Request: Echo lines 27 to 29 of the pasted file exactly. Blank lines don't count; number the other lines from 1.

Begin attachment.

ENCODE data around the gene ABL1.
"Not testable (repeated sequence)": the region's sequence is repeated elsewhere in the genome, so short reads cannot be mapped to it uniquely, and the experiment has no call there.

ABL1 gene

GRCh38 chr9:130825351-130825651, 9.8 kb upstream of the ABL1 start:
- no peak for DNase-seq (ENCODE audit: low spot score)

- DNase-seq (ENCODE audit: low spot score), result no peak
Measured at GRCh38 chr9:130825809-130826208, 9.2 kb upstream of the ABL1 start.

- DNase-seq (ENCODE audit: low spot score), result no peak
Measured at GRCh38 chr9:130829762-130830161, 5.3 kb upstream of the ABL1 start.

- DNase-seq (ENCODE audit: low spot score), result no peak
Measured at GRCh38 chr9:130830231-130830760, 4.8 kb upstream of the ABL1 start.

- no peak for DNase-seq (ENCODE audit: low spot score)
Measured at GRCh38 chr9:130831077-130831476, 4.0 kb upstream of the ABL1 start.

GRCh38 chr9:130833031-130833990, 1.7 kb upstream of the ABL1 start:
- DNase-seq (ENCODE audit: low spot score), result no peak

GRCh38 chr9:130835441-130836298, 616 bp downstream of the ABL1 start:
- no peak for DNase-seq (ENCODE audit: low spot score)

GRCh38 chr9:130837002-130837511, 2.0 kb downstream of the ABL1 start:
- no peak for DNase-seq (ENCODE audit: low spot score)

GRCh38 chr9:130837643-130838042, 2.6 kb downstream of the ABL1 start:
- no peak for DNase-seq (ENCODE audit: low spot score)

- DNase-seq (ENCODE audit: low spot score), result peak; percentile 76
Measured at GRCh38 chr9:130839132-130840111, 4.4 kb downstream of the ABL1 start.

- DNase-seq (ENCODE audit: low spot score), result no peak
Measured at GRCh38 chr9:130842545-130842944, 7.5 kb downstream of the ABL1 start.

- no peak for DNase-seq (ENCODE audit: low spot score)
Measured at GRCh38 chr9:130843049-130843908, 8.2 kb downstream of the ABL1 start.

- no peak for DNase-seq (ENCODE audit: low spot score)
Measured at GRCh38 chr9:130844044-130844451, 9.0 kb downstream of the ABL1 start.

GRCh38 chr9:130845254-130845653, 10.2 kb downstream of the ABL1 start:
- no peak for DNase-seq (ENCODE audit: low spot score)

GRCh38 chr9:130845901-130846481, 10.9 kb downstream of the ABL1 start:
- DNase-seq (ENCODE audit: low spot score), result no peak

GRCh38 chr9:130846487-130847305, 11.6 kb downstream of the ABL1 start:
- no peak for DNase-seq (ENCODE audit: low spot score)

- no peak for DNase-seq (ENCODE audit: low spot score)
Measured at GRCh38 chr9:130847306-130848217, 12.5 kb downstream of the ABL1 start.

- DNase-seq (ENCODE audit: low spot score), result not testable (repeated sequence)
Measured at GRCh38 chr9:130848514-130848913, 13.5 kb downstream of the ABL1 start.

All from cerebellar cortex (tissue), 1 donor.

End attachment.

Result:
Measured at GRCh38 chr9:130843049-130843908, 8.2 kb downstream of the ABL1 start.

- no peak for DNase-seq (ENCODE audit: low spot score)
Measured at GRCh38 chr9:130844044-130844451, 9.0 kb downstream of the ABL1 start.